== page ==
Other briefs address the likely consequences if Sequonom is not overturned. The brief of Amarantus Bioscience Holdings Inc., Exo Incubator, Inc., and Michael Heltzen – a small diagnostic biotech company, a biotech incubator, and a seed investor, respectively – argues from a business perspective that widespread invalidation of patents like Sequenom’s will dry up funding for new tech companies and keep new products from the market. For these entities, “[t]he equation is simple: fewer protective patents means less funding of innovation, which leads to fewer new companies producing fewer new healthcare technologies and services, which ultimately results in diminished U.S. economic strength, increased healthcare spending, and prolonged patient suffering.” Similarly, Metabolon Inc., a biochemical biomarker innovator, cautions that uncertainty means that members of the biomedical community cannot: “(1) confidently invest in research; (2) confidently invest in clinical validation and commercialization of existing patents; or (3) confidently predict that it is better to disclose discoveries through the patent system than it is to keep discoveries a trade secret.”

These concerns were echoed by larger companies. Novartis forecasts “three possibilities for the future of [its] business” if the Supreme Court does not change the current course of Section 101 jurisprudence: first, it and similar companies may “be forced to take at least parts of our business elsewhere to jurisdictions with friendlier patent laws”; second, it may “be forced to rely on trade secret protection in areas, where patents are, and continue to become, less predictable,” frustrating the patent system’s disclosure aim; or third, and “most depressing, we and our peers may be forced to abandon our R&D efforts” – for Novartis, $8.9 billion in 2015 – “in certain areas, not because we want to, but because the costs and risks would just become too high without an incentive that enables us to recoup our investment.” Novartis offers that under the current course of the law, the third scenario may be the likeliest. Microsoft notes that these concerns are not confined to the life sciences; computer software patents are particularly at risk, Microsoft argues, because “advances in computing often are achieved by combining new conceptual insights – insights that might be patent ineligible abstract ideas standing alone – together with known devices or techniques.”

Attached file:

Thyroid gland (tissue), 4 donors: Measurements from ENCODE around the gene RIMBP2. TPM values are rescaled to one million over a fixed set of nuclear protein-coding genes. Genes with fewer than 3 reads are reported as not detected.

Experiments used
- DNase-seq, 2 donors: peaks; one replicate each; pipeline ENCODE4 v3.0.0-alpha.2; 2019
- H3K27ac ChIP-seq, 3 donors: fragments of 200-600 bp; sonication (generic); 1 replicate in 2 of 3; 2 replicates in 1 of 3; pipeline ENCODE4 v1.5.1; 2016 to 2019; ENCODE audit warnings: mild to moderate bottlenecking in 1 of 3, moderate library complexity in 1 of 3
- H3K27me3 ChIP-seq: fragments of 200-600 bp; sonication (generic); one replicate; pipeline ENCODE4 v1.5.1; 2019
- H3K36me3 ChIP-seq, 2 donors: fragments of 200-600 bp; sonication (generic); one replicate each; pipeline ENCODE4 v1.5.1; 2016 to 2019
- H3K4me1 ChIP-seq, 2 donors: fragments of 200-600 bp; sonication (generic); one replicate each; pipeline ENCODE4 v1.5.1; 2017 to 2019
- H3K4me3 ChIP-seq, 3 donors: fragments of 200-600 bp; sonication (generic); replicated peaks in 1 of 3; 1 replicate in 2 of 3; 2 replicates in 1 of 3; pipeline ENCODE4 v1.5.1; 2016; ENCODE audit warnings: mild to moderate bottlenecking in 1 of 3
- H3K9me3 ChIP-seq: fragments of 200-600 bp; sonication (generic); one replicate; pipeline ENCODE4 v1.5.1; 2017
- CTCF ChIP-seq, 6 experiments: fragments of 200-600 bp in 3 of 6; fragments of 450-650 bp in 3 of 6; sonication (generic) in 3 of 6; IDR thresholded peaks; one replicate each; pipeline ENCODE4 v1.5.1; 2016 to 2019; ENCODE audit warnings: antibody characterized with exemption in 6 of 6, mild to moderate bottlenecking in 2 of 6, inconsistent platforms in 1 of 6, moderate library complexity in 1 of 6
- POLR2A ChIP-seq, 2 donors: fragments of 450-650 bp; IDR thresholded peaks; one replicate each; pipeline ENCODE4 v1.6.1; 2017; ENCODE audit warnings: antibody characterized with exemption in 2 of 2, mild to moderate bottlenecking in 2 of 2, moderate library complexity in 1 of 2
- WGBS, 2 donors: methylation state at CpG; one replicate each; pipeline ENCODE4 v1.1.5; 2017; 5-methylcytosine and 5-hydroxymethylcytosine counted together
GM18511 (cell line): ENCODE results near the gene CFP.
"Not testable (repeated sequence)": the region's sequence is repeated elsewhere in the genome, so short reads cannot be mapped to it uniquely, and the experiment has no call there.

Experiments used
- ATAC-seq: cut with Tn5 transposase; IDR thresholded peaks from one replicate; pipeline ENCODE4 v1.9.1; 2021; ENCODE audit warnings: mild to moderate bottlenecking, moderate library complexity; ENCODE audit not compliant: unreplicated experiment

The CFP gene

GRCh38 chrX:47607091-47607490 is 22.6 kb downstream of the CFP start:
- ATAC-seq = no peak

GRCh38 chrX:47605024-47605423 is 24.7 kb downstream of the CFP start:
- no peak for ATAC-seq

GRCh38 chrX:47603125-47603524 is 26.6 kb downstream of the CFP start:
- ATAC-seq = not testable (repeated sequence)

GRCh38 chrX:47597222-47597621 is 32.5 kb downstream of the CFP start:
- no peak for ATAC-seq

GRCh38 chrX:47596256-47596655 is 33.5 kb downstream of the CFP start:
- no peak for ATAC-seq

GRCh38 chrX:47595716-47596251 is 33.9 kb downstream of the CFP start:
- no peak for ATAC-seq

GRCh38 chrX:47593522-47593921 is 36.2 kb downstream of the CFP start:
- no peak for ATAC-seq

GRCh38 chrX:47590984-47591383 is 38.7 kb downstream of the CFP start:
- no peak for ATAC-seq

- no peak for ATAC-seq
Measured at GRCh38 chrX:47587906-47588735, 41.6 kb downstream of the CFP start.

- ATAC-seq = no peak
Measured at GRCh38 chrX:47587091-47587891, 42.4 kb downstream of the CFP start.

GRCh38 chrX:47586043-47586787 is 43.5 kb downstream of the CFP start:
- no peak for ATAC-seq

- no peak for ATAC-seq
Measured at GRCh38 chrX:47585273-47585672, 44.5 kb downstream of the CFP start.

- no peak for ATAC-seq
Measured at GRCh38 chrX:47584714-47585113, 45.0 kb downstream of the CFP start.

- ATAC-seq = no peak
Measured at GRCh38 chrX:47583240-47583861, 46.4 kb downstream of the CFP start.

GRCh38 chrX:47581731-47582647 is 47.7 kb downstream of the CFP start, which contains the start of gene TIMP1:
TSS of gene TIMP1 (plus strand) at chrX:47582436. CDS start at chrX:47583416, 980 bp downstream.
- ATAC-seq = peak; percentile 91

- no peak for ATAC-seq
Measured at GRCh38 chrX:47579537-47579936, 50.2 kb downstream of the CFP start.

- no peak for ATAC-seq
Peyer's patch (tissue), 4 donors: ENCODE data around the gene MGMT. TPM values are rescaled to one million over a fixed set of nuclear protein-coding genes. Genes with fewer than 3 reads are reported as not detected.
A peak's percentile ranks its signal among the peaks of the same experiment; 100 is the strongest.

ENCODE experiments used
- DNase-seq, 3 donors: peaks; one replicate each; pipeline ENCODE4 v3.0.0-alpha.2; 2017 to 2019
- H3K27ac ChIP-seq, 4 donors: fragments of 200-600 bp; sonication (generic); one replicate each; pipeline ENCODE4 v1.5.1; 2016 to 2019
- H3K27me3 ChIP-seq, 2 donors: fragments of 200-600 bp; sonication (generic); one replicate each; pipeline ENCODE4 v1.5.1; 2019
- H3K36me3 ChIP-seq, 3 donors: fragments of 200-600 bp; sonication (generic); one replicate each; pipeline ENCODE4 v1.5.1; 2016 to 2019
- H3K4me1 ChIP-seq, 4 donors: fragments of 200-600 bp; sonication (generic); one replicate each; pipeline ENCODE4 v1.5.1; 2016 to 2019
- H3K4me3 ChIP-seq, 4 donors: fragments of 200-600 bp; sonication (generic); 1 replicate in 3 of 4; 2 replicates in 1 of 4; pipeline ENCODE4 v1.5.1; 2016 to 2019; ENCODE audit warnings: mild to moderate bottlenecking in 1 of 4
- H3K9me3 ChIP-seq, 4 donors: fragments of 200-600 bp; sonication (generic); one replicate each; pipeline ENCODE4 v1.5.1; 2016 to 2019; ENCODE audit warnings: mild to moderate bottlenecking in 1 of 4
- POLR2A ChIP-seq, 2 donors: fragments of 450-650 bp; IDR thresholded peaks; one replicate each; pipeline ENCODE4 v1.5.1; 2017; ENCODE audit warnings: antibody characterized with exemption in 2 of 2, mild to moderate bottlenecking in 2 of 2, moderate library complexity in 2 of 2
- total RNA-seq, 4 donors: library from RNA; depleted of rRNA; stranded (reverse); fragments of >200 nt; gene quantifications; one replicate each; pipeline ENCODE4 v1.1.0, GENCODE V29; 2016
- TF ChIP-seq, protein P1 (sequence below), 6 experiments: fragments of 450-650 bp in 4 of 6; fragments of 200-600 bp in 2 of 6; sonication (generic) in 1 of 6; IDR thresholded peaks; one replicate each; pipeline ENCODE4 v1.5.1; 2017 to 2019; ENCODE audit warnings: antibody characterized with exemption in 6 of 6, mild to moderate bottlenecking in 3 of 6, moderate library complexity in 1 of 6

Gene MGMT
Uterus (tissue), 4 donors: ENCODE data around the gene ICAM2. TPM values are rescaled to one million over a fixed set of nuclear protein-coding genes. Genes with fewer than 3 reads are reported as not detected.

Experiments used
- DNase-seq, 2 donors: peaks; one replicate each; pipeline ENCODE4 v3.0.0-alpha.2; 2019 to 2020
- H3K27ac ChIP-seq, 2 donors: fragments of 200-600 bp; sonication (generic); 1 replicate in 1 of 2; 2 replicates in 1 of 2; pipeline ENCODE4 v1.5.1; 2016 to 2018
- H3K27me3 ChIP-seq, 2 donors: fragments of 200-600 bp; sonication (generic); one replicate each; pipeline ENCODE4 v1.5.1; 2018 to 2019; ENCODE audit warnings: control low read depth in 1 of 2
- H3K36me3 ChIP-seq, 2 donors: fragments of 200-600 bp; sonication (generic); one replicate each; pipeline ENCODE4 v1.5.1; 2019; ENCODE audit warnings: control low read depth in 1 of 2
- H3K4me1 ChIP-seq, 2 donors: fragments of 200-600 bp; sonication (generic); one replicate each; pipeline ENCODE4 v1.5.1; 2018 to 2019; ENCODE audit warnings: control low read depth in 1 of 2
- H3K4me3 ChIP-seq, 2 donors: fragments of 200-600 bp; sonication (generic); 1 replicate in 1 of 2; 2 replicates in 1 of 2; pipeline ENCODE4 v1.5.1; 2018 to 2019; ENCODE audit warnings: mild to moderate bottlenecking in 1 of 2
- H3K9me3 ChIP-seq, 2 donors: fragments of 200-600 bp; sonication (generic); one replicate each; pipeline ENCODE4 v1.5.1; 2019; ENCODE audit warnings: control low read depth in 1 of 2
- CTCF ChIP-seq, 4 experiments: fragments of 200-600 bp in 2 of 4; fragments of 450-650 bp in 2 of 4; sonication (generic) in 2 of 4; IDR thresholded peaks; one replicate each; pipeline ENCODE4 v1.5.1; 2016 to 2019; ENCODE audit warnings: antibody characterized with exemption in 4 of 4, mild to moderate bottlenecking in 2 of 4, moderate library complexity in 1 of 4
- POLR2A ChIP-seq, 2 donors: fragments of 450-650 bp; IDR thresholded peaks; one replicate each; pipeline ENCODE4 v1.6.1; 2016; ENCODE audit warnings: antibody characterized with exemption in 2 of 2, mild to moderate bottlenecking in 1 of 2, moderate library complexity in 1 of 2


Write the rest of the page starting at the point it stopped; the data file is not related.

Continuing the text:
A group of international amici stressed that the direction of Section 101 jurisprudence is becoming increasingly out of step with international law. The Institute of Professional Representatives Before the European Patent Office argues that the Federal Circuit’s interpretation of Mayo might contravene Article 27 of the Agreement on Trade-Related Aspects of Intellectual Property Rights, the international agreement administered by the WTO. And a group of international biotech industry organizations from the UK, Europe, Australia, Canada, Switzerland, Holland and Japan notes that while, like the US, natural phenomena are not patentable in international jurisdictions, patent eligibility determinations are differing drastically in the US as compared to the rest of the world. They compare Sequenom’s US patent claims to their European, Australian, Canadian and Japanese counterparts, noting that in the latter jurisdictions subject matter eligibility was never questioned.

The other amici are Boston Patent Law Association; Chartered Institute of Patent Attorneys; Coalition for 21st Century Medicine; Dr. Ananda Mohan Chakrabarty; Eli Lilly and Company, Eisai Inc., Upsher-Smith Laboratories, Inc., Pfizer Inc., and Etiometry, Inc.; Federal Circuit Bar Association; Intellectual Property Owners Association (IPO); JYANT Technologies; Murgitroyd & Company; Population Diagnostics, Inc., Avant Diagnostics, Inc., Personalis, Inc., Linda Bruzzone, and Erin Marie Mading; Professor Timo Minssen and Robert M. Schwartz with 10 European and Australian Law Professors; Professors Jeffrey A. Lefstin and Peter S. Menell; and Wisconsin Alumni Research Foundation, Indiana University Research and Technology Corporation, and San Diego Intellectual Property Law Association.